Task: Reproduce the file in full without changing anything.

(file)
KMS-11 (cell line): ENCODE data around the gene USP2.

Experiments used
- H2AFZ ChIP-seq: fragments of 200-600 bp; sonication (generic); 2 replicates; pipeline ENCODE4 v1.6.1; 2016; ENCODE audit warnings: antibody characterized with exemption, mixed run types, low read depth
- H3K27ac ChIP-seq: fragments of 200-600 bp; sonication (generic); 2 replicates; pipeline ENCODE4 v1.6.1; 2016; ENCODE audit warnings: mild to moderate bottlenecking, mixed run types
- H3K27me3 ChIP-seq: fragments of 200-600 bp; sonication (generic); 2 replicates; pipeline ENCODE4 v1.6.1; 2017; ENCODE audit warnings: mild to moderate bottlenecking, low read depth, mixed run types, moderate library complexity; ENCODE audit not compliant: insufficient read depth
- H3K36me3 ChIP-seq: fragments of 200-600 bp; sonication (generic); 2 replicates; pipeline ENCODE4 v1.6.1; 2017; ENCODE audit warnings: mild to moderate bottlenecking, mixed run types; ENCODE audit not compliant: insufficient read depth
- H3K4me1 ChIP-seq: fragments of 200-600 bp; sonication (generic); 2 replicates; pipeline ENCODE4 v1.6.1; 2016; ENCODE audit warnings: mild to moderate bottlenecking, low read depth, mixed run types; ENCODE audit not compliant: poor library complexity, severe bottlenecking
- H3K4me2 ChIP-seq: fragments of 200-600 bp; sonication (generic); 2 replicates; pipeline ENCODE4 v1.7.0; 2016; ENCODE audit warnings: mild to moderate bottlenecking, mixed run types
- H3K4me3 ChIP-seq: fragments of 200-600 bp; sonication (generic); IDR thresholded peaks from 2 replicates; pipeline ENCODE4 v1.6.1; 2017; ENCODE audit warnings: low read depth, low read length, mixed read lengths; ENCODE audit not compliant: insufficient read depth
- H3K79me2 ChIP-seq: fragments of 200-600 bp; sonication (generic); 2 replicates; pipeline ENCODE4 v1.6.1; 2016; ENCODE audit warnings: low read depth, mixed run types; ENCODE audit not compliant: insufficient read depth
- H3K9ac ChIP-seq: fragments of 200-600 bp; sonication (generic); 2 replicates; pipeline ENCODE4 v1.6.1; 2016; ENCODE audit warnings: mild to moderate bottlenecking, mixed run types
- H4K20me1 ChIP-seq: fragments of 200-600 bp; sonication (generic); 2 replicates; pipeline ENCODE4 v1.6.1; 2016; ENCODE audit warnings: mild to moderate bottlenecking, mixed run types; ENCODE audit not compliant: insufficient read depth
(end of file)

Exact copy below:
KMS-11 (cell line): ENCODE data around the gene USP2.

Experiments used
- H2AFZ ChIP-seq: fragments of 200-600 bp; sonication (generic); 2 replicates; pipeline ENCODE4 v1.6.1; 2016; ENCODE audit warnings: antibody characterized with exemption, mixed run types, low read depth
- H3K27ac ChIP-seq: fragments of 200-600 bp; sonication (generic); 2 replicates; pipeline ENCODE4 v1.6.1; 2016; ENCODE audit warnings: mild to moderate bottlenecking, mixed run types
- H3K27me3 ChIP-seq: fragments of 200-600 bp; sonication (generic); 2 replicates; pipeline ENCODE4 v1.6.1; 2017; ENCODE audit warnings: mild to moderate bottlenecking, low read depth, mixed run types, moderate library complexity; ENCODE audit not compliant: insufficient read depth
- H3K36me3 ChIP-seq: fragments of 200-600 bp; sonication (generic); 2 replicates; pipeline ENCODE4 v1.6.1; 2017; ENCODE audit warnings: mild to moderate bottlenecking, mixed run types; ENCODE audit not compliant: insufficient read depth
- H3K4me1 ChIP-seq: fragments of 200-600 bp; sonication (generic); 2 replicates; pipeline ENCODE4 v1.6.1; 2016; ENCODE audit warnings: mild to moderate bottlenecking, low read depth, mixed run types; ENCODE audit not compliant: poor library complexity, severe bottlenecking
- H3K4me2 ChIP-seq: fragments of 200-600 bp; sonication (generic); 2 replicates; pipeline ENCODE4 v1.7.0; 2016; ENCODE audit warnings: mild to moderate bottlenecking, mixed run types
- H3K4me3 ChIP-seq: fragments of 200-600 bp; sonication (generic); IDR thresholded peaks from 2 replicates; pipeline ENCODE4 v1.6.1; 2017; ENCODE audit warnings: low read depth, low read length, mixed read lengths; ENCODE audit not compliant: insufficient read depth
- H3K79me2 ChIP-seq: fragments of 200-600 bp; sonication (generic); 2 replicates; pipeline ENCODE4 v1.6.1; 2016; ENCODE audit warnings: low read depth, mixed run types; ENCODE audit not compliant: insufficient read depth
- H3K9ac ChIP-seq: fragments of 200-600 bp; sonication (generic); 2 replicates; pipeline ENCODE4 v1.6.1; 2016; ENCODE audit warnings: mild to moderate bottlenecking, mixed run types
- H4K20me1 ChIP-seq: fragments of 200-600 bp; sonication (generic); 2 replicates; pipeline ENCODE4 v1.6.1; 2016; ENCODE audit warnings: mild to moderate bottlenecking, mixed run types; ENCODE audit not compliant: insufficient read depth